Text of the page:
This app appeared fleetingly in the App Store last week, and it probably won't be the last. It simply enables your laptop to use your iPhone's 3G internet connection, allowing you to leech from your (supposedly) unlimited download limit with O2. Who needs mobile broadband? However, as it presumably breaches terms and conditions somewhere along the line, the app was quickly pulled.
Lost In Music
It's made by Apple themselves, but it deserves a slot in any iPhone app round-up; it lets you remote-control iTunes on your desktop, laptop – or indeed an Apple TV unit. While the target market appears to be people who listen to music on their computer but can't be bothered to reach over and touch it, this could be a sign of things to come from Apple in terms of multi-room, multi-control entertainment.
This one has been leaving people open-mouthed for some time now; in its non-iPhone incarnation (just dial 2580 from any mobile phone) you simply hold it up to a speaker playing a tune you wish to identify, and within a few seconds it sends you an SMS with the full details of artist and track. The iPhone version goes one better by displaying links for watching the video or buying the track.
And if you thought Shazam was amazing... Midomi will have you reaching for a stiff drink. Hum a vague snatch of a tune into your phone, and Midomi will, again, return details of the artist andtitle for you. "Hey Jude" and Michael Jackson's "Rock with You" worked perfectly in tests; Public Enemy's back catalogue not so well.
Incredibly, users are moaning about the £5.99 price tag on this piece of software, which would have had musicians from bygone days mumbling something about witchcraft. As one commenter said, "If this were made by Yamaha, you'd be paying at least 10 times as much!" A versatile musical notepad, it uses virtual instruments to let you build up complex arrangements.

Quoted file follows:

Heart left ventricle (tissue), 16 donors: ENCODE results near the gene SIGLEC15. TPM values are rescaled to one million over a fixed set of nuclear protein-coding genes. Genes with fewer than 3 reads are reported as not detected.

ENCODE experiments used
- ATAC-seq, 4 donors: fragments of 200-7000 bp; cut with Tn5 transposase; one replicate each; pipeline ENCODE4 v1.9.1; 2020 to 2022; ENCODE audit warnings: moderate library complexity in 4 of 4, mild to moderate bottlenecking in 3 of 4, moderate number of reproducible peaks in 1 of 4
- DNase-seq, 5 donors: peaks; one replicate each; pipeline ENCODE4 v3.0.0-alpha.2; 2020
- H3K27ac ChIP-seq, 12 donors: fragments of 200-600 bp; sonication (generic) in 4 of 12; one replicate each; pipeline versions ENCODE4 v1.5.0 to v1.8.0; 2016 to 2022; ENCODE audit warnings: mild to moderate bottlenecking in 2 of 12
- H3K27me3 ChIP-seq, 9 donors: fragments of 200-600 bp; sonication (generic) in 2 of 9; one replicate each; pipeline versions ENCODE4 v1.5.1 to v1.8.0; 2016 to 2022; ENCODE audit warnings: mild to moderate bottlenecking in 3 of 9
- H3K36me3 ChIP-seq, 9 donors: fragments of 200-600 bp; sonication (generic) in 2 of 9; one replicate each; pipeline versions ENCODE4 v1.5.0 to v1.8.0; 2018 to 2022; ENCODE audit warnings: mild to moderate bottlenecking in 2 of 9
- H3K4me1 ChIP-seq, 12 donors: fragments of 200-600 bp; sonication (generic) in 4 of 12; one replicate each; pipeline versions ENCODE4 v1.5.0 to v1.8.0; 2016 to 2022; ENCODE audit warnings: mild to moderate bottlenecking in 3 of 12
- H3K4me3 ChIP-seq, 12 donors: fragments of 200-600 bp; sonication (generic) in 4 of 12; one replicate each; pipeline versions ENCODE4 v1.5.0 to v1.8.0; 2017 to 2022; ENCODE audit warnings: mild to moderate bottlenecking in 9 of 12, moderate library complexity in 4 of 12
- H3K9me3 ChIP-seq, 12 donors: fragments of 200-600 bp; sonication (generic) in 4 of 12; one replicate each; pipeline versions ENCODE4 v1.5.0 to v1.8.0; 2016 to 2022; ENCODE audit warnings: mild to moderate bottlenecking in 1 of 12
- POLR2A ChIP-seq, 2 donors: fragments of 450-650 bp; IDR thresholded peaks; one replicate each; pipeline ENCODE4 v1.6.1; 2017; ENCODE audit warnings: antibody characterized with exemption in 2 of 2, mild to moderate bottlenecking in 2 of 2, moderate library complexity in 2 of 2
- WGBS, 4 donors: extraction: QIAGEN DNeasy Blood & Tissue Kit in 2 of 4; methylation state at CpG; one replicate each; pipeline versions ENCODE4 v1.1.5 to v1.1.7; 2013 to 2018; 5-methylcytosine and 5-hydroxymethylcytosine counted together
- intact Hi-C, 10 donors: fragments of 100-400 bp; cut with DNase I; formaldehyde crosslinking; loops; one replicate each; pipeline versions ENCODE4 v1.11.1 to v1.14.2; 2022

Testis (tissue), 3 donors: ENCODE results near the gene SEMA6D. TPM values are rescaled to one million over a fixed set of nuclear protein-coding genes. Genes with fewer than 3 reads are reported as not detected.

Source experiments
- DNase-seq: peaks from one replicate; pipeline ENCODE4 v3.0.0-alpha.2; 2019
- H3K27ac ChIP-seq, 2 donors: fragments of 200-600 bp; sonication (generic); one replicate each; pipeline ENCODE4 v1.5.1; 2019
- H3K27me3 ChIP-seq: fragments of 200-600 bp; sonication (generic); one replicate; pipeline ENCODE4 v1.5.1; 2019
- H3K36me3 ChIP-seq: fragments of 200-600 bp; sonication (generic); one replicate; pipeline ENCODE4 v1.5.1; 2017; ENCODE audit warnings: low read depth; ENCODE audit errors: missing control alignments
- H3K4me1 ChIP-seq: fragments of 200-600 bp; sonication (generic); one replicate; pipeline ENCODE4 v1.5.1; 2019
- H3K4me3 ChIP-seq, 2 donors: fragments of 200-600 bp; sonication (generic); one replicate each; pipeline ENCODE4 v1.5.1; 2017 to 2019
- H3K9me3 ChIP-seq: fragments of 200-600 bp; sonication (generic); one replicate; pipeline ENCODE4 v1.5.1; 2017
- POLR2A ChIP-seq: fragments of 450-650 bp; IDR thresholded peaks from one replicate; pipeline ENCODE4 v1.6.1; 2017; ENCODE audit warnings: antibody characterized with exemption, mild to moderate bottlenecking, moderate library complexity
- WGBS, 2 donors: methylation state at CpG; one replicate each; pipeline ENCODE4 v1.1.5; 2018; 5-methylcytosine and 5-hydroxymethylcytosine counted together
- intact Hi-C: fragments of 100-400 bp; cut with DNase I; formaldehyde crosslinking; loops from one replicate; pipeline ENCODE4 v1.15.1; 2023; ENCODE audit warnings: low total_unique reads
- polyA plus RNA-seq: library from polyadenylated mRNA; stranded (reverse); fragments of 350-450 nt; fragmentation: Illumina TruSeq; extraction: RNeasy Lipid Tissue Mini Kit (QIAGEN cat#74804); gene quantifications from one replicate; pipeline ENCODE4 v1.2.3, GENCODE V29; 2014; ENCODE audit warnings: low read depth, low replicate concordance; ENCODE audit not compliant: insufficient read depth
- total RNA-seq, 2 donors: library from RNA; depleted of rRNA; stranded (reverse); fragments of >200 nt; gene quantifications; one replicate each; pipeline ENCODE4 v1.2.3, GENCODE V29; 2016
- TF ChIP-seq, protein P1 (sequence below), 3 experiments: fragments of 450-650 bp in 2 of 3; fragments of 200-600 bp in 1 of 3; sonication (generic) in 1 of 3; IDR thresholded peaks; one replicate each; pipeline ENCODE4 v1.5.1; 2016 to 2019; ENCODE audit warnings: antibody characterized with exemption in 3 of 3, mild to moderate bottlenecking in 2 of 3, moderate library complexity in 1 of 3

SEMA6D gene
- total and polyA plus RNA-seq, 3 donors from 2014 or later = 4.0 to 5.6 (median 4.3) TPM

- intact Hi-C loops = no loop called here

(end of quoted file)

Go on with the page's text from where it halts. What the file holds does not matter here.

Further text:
Frivolous and fun
The leading turn-your-iPhone-into-a-light-sabre application, PhoneSaber, was dramatically pulled last week when the owners of the rights to the Star Wars franchise complained, and so we have to make do with this slightly inferior copy. Eddie Izzard is rumoured to have recently been using such an app as part of his stage show.
It's currently the most-downloaded app in the App Store, and gives you an unmissable chance to pretend that your iPhone is a pond in exchange for 59p. Its main selling point seems to be its beneficial effect on stress levels. So if you feel like screaming at your colleague, maybe try downloading these imaginary fish instead.
This self-proclaimed "stupid app" (see opposite page) allows you to propel the image of a cow into the air. The author, staggered that anyone bought the thing, has found himself in the unusual position of working on an update thanks to interest in the app.